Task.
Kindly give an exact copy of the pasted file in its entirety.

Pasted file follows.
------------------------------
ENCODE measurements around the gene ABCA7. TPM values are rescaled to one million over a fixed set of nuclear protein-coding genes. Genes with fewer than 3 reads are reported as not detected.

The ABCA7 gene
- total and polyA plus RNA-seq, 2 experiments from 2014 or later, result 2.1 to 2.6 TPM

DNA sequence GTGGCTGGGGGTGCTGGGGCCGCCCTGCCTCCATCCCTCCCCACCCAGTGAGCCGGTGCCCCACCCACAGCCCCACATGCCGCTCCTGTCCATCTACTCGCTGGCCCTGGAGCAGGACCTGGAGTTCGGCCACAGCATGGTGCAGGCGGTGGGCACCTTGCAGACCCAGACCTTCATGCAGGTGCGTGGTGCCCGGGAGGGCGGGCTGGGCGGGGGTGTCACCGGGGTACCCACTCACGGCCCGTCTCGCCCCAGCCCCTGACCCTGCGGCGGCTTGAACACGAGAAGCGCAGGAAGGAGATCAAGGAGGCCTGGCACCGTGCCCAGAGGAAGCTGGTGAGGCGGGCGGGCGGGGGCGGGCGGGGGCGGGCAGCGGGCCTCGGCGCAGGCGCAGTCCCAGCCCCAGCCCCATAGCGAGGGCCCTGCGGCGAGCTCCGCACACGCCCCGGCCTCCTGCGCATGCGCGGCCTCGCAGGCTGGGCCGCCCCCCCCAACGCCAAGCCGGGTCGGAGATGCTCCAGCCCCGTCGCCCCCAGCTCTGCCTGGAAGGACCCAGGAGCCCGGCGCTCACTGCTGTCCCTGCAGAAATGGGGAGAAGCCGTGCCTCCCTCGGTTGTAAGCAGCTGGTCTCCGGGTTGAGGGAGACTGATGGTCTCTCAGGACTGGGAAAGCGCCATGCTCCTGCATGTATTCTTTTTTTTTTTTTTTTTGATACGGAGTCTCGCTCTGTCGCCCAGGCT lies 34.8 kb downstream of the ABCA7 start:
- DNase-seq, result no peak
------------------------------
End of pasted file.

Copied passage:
ENCODE measurements around the gene ABCA7. TPM values are rescaled to one million over a fixed set of nuclear protein-coding genes. Genes with fewer than 3 reads are reported as not detected.

The ABCA7 gene
- total and polyA plus RNA-seq, 2 experiments from 2014 or later, result 2.1 to 2.6 TPM

DNA sequence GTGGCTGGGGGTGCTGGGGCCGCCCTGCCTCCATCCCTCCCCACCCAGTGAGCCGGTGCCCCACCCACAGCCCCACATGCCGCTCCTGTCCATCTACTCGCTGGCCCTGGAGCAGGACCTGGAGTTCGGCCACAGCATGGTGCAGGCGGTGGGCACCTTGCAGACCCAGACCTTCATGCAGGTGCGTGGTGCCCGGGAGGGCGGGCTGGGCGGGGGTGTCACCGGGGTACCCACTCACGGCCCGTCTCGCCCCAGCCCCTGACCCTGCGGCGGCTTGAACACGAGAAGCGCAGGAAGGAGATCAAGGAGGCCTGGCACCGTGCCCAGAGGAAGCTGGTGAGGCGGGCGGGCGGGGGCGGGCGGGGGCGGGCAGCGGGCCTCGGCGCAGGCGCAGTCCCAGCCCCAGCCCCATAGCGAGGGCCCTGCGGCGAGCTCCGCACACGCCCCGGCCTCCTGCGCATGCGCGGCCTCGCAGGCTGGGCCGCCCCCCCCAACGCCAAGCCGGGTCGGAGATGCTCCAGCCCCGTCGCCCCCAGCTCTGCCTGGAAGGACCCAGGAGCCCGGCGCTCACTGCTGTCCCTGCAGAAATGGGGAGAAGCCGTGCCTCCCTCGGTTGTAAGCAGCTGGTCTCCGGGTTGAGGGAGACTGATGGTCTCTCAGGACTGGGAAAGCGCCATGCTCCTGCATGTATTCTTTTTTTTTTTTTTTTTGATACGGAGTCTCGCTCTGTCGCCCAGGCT lies 34.8 kb downstream of the ABCA7 start:
- DNase-seq, result no peak